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Posted on December 15, 2016 by in Identity & Privacy, Personal

Consumers are under the false impression that when there is credit card fraud, the credit card company will always let them know. This is not always the case. The burden of fraud prevention fundamentally lies with the card holder.

It’s easier than you think to be on top of keeping your credit card world safe and sound. By committing to regular self-monitoring and signing up for credit card alerts, you won’t have to worry about becoming a victim of credit card fraud and the nightmare that often ensues.

Good:

  • Check your credit card statement (paper or online) at least once a month. This will ensure that any reports you make of an unauthorized charge will be done in a very timely manner; do not put this off.
  • If you dispute a charge, don’t take your frustration and anger out on the support staff; make them happy to help you.
  • Don’t use debit cards. If a thief gets ahold of a debit card via a tampered card reader or hands-on (e.g., clerk takes your card out of sight to swipe it, during which he copies down its information), you will have a more difficult time recovering the money that’s siphoned from your bank account.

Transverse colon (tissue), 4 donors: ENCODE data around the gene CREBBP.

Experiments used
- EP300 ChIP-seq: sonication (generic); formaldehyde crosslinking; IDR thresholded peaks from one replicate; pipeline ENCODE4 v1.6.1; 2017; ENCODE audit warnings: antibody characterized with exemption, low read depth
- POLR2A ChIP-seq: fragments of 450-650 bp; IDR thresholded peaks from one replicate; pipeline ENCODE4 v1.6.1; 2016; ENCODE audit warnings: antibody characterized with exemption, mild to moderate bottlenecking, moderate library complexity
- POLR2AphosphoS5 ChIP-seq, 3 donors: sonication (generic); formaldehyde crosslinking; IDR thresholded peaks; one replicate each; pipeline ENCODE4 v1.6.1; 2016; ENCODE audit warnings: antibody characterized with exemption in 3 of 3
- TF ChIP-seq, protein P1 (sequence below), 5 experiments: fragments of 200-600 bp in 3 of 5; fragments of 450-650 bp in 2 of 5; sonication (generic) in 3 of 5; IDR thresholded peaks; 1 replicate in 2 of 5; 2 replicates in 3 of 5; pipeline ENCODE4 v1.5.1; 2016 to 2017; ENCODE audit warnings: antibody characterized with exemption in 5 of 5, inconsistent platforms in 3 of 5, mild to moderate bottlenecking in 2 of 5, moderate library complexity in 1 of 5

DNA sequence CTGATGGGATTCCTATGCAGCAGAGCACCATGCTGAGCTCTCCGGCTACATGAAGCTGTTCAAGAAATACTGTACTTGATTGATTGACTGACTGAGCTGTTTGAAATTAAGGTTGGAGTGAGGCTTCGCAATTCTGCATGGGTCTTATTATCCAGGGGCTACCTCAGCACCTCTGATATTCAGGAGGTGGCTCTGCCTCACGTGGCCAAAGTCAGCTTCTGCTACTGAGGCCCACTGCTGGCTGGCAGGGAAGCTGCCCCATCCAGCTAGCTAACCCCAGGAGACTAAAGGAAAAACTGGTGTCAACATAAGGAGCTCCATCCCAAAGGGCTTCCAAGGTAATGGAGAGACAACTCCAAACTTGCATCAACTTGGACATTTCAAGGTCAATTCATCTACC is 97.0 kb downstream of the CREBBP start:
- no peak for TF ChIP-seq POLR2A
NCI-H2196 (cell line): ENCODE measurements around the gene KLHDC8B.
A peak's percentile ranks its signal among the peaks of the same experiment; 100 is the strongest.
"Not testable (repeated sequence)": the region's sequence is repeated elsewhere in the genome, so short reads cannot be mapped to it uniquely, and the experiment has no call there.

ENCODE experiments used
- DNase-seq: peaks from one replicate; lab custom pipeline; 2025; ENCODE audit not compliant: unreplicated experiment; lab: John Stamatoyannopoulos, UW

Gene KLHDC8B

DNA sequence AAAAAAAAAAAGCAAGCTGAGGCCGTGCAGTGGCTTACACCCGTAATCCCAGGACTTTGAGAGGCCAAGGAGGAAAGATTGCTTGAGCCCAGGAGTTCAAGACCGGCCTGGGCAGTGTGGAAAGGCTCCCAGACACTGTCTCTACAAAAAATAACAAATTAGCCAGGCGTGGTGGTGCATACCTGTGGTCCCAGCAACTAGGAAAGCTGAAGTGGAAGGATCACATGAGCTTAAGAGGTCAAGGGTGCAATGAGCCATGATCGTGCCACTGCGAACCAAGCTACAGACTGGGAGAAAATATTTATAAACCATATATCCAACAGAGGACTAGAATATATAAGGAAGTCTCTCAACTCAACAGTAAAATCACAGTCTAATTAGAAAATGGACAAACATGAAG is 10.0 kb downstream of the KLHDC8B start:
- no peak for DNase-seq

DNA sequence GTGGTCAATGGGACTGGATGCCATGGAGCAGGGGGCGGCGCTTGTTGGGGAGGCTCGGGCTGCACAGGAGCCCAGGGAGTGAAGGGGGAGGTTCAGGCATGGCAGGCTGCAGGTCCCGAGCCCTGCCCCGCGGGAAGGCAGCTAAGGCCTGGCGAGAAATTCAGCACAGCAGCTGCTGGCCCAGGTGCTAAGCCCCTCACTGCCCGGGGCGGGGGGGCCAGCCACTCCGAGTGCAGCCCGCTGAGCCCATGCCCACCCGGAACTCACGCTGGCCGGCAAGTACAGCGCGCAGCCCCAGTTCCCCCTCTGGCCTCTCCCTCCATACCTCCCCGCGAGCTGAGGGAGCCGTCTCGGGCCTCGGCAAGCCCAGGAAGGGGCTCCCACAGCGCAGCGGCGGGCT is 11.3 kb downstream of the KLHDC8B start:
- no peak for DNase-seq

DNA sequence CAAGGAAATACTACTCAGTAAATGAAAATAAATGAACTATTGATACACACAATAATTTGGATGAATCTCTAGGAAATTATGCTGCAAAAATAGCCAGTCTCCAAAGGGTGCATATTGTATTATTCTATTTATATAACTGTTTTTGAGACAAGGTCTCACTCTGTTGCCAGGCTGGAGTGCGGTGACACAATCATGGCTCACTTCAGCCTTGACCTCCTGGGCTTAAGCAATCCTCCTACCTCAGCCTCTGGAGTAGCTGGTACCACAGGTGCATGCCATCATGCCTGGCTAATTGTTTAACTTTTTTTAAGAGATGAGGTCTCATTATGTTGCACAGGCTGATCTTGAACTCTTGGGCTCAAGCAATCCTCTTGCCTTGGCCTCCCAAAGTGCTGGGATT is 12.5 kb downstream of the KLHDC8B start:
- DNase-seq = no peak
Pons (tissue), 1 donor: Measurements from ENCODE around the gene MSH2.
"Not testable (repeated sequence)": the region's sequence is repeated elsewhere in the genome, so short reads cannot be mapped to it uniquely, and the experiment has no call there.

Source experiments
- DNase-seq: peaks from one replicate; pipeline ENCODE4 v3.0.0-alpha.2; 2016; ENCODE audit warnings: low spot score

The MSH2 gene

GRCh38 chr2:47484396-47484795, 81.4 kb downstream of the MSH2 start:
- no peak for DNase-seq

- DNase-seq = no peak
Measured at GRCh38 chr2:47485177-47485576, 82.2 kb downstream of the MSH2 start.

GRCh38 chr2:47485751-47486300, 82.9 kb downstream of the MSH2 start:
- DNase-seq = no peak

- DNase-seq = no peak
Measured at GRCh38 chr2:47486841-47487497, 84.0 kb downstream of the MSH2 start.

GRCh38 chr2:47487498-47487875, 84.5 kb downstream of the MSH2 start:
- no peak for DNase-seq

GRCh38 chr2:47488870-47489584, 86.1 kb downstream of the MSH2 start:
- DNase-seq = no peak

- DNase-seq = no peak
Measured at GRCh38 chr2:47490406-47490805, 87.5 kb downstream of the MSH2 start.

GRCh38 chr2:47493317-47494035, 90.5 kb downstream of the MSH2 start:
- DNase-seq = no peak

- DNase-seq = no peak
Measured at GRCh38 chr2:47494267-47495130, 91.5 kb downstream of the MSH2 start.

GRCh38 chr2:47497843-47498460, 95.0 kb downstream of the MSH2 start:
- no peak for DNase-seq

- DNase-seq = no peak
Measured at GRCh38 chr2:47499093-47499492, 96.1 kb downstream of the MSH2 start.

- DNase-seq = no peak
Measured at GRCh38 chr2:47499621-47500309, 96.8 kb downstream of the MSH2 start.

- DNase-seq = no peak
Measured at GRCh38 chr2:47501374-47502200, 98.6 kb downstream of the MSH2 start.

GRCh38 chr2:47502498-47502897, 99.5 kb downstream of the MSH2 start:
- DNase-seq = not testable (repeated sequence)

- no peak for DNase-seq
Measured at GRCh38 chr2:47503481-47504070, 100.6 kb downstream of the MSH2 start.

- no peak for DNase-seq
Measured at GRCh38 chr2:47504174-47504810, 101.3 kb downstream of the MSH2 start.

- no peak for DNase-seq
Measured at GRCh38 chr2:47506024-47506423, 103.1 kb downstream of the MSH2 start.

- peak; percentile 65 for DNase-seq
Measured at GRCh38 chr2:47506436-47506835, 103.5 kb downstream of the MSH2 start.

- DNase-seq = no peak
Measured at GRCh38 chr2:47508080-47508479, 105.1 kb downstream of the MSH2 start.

Better:

  • An unfamiliar charge of $4.19 is just as suspicious as an unfamiliar charge for $750. Question it the first chance you get; often, crooks start out by just getting their toes wet to see if the victim notices the suspicious charges and if there’s a charge notification alert in place.
  • You can feel confident about using money tracking apps, even though they access your card information. They generally have bank level security.

Best:

  • Mobile payment is actually more secure than using a plastic credit card. You need not worry about applications that have access to your card information.
  • Nevertheless, before downloading an app, read its terms of service. Know what data of yours it will gather (and this may even include photos on your phone) and if it will share it with third parties.
  • Have a remote disable function in case the phone is lost or stolen; you’ll be able to remotely disable the device so that the wrong hands can’t use your data to commit fraud.
  • At each card’s website set up you may or may not have an option to set up credit card alerts. If allowed, this can involve parameters you set, such as location of point of purchase (international vs domestic), frequency of purchases in a specified time period, amount limit of purchases, card present, card not present, etc.

Very Best:

  • In one place, IdentityForce offers customized credit card alerts by individual bank and credit card account. You receive smart notifications when a charge, withdrawal or a balance transfer exceeds a dollar amount determined by you. Help quickly spot credit card fraud and bank account fraud in one centralized place.

Many card fraud issues revolve around insecure retailers. Remember, point of sale swiping devices can be tampered by crooks to steal your card’s data, employees may steal it while you wait out of sight, and the retailer’s server that contains your card’s data might one day be hacked.